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  • Writer's pictureKate Morley

Grassroots action for nature recovery

Updated: Apr 24, 2022

It is well-documented that nature is under increasing pressure, as humans continue to shape their environment to suit their needs in increasingly efficient ways. Much of our wildlife has already been lost from our landscapes, and many species are under threat of extinction as more and more natural habitats disappear every year. There is no doubt that the parish of Holcombe Burnell is incredibly beautiful, and on the face of it, all appears well in our 'green and pleasant land' but scratch a bit deeper habitat fragmentation and the move to the industrialization of agriculture driven by changing farming subsidy schemes has had an impact on our parish, as it has on many other rural parishes in Devon. Coupled to this a change in the social fabric to rural life, with less people going to church (and the associated networking opportunities this used to offer) as well as people working further from home and spending less time rooted to their communities; in the last 50 years life in the countryside has changed, with increased levels of loneliness and mental health issues [1]. My great-grandmother who ran a small dairy herd here, would have known all of her neighbours as all lived locally, most went to church, attended harvest suppers were members of the Mother's Union or WI, sending their children to Sunday School and the local school, eating seasonal locally produced food often bartered and indeed attending each others baptisms, marriages and funerals.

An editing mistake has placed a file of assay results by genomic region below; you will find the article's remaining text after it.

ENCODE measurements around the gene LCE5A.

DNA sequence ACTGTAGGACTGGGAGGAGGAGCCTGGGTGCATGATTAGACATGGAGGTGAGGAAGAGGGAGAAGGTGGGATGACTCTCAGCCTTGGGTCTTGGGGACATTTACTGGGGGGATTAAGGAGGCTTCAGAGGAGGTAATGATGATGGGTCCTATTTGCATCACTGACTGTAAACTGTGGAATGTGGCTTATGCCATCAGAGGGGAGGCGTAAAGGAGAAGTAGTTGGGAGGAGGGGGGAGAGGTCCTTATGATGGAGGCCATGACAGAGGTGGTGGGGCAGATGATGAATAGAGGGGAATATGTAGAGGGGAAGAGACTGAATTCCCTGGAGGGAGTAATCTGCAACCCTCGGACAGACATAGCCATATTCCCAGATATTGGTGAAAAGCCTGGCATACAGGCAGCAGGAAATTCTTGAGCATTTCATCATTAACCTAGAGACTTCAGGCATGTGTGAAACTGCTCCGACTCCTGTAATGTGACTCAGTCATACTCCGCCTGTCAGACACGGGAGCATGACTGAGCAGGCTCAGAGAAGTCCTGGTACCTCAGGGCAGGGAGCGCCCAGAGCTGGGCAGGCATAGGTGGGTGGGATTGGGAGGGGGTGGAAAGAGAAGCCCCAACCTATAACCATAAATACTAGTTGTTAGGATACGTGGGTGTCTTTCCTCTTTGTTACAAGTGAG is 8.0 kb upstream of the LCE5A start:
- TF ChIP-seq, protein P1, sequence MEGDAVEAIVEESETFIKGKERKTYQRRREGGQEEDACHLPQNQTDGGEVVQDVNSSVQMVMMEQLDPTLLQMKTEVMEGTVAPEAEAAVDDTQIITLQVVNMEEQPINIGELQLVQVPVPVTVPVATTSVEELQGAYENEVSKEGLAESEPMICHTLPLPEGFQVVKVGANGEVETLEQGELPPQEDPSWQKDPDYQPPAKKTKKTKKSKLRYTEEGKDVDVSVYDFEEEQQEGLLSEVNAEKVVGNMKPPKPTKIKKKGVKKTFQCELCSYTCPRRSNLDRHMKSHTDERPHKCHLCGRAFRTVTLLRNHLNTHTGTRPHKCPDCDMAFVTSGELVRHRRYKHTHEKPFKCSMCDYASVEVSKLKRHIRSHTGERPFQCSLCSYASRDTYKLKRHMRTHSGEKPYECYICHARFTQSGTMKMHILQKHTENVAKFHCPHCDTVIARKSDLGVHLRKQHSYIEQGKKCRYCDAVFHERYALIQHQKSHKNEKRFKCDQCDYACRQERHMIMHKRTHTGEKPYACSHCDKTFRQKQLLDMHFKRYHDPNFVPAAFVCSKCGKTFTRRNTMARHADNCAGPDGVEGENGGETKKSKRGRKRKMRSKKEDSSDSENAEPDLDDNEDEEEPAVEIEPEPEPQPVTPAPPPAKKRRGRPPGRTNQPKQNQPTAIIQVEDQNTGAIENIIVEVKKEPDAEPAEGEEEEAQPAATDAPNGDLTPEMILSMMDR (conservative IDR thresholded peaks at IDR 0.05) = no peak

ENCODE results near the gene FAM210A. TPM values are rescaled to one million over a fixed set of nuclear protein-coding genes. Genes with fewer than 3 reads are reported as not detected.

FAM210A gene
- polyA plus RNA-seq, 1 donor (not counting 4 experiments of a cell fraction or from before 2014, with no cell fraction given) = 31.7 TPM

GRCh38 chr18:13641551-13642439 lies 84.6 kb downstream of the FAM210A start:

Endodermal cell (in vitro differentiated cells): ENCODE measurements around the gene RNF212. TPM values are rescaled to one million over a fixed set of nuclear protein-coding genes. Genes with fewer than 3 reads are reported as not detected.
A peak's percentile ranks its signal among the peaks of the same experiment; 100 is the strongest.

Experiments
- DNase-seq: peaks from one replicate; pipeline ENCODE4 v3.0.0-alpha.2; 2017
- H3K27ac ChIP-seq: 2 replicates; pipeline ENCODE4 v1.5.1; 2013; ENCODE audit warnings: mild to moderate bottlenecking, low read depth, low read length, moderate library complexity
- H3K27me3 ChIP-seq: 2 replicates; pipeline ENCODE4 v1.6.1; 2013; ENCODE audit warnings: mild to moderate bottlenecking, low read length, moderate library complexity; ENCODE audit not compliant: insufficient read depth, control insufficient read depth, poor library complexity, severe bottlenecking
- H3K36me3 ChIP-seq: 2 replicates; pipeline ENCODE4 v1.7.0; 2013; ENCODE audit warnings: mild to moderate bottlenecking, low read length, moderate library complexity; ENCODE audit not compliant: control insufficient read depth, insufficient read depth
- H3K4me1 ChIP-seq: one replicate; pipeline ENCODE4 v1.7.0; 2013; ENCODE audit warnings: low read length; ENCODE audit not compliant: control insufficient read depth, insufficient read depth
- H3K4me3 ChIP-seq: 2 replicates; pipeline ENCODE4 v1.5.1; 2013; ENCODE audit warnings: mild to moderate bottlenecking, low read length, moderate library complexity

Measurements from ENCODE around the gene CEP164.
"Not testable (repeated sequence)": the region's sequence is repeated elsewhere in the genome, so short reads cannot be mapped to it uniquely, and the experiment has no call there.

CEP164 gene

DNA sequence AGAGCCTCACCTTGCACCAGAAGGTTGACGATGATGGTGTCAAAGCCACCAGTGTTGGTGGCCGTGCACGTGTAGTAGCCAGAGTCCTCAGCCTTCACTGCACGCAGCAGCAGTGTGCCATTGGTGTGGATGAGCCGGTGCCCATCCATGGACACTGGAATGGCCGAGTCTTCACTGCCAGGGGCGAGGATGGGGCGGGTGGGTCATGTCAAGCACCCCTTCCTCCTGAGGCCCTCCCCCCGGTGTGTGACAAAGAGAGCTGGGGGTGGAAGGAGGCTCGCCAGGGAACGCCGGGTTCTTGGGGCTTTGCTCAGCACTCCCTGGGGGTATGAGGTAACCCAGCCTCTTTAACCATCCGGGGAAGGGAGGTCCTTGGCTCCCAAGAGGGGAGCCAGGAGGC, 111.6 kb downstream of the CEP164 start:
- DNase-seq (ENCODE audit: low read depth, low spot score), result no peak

In 2019 I approached our local Parish Council to see whether there was a parish wide map of who owned what land, and whether there was an easy way to engage with home owners and landowners so we could collectively take action in the face of the ecological crisis.

So we drafted an idea for a Parish Nature Warden role which would pull the strands together. After huge support from Holcombe Burnell Parish Council the Parish Nature Warden Scheme (PNWS) was born. The initial aim of the scheme was to work towards connecting habitats at landscape scale, to map the parish, and identify which wildlife species are doing well in our parish and which are in decline, and to talk to landowners about ways of creating ‘nature corridors’ to try and reverse the decline. Somehow along the way someone suggested that if I was going to be at Parish Council meetings to report on the PNWS I may as well become a Parish Councillor, this as it turns out has been really interesting and has given me a real insight into the multitude of social issues that face rural communities.

One of the focus indicator species for our parish are Hedgehogs which have suffered a catastrophic reduction in numbers in my lifetime, and are now classified as vulnerable to extinction [2]. Last year, 5 hedgehogs were killed on just one short stretch of road outside our property in Longdown. If the residents of Holcombe Burnell parish reduced the amount of chemicals used in their gardens, checked bonfires for hedgehogs and created refuges in their garden where piles of sticks and leaves are seen as good habitat for wildlife, rather than a bit of a mess, and farmers changed their land use practices such as leaving larger field margins and looking at replacing some hedgerows, the parish could become a stronghold for hedgehogs. Hedgehogs can travel around a mile in a night, so making sure there are gaps in garden fences (about 13cm diameter – the size of a compact disc - is sufficient) would mean they can travel more freely to find food and a mate, and will help to improve connectivity for hedgehogs across the parish. It's somewhat ironic having visited Poland to see the impressive wildlife green bridges being used by wolves that we have been unable to get a small mammal road sign (the one with the hedgehog on) installed by Devon County Council. We've therefore created and installed ghost hedgehog signs whereby a white hedgehog is placed at the point where a hedgehog has died to raise awareness of the issue.... along with logging the casualty on the Big Hedgehog Map [3].

The parish also has some key habitats for nationally rare species such as the Hazel dormouse and the Glow-worm, so by working together to extend these areas, more people can experience these natural wonders in ‘our backyards’.